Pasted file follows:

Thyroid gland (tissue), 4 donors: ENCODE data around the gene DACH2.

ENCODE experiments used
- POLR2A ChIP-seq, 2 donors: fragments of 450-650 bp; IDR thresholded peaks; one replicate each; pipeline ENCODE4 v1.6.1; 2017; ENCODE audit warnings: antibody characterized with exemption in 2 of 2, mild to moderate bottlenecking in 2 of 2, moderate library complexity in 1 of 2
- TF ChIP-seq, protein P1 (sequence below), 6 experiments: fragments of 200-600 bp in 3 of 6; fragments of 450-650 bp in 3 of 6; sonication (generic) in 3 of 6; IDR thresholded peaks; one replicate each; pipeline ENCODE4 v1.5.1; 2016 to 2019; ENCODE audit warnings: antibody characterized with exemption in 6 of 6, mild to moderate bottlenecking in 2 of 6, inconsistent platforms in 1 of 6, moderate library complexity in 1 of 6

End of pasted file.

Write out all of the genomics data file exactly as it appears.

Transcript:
Thyroid gland (tissue), 4 donors: ENCODE data around the gene DACH2.

ENCODE experiments used
- POLR2A ChIP-seq, 2 donors: fragments of 450-650 bp; IDR thresholded peaks; one replicate each; pipeline ENCODE4 v1.6.1; 2017; ENCODE audit warnings: antibody characterized with exemption in 2 of 2, mild to moderate bottlenecking in 2 of 2, moderate library complexity in 1 of 2
- TF ChIP-seq, protein P1 (sequence below), 6 experiments: fragments of 200-600 bp in 3 of 6; fragments of 450-650 bp in 3 of 6; sonication (generic) in 3 of 6; IDR thresholded peaks; one replicate each; pipeline ENCODE4 v1.5.1; 2016 to 2019; ENCODE audit warnings: antibody characterized with exemption in 6 of 6, mild to moderate bottlenecking in 2 of 6, inconsistent platforms in 1 of 6, moderate library complexity in 1 of 6